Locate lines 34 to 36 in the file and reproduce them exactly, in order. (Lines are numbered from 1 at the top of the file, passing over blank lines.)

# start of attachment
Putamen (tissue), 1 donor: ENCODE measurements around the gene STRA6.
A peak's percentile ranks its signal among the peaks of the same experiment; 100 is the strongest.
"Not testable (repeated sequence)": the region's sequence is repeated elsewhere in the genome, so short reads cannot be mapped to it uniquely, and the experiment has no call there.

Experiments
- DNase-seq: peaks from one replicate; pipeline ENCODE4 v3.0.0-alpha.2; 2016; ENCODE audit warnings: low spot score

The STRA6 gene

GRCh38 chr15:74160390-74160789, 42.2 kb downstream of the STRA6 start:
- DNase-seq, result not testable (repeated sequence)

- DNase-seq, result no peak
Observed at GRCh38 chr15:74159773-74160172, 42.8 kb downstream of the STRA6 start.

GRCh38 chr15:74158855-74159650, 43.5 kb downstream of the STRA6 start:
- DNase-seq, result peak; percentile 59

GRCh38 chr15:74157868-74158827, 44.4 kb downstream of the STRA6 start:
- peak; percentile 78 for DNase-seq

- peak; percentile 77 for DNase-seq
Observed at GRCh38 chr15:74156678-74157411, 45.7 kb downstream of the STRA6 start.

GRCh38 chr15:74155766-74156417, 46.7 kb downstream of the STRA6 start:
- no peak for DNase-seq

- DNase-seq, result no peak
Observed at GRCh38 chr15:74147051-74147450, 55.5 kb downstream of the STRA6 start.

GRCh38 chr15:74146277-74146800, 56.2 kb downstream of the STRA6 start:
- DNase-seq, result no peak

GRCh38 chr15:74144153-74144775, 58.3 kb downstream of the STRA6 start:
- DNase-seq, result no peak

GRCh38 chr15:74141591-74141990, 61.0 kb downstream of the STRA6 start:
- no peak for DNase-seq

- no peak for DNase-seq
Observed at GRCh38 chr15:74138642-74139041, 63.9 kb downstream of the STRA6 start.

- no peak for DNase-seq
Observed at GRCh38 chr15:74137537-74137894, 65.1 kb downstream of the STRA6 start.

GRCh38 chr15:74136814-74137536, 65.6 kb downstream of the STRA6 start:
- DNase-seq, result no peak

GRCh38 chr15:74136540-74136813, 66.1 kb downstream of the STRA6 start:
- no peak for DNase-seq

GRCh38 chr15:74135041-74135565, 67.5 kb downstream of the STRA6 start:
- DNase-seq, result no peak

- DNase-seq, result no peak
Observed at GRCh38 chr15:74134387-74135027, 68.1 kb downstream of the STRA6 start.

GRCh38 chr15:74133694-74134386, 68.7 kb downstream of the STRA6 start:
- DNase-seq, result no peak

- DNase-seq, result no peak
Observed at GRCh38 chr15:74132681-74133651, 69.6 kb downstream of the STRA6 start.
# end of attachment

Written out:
- no peak for DNase-seq

GRCh38 chr15:74135041-74135565, 67.5 kb downstream of the STRA6 start:
- DNase-seq, result no peak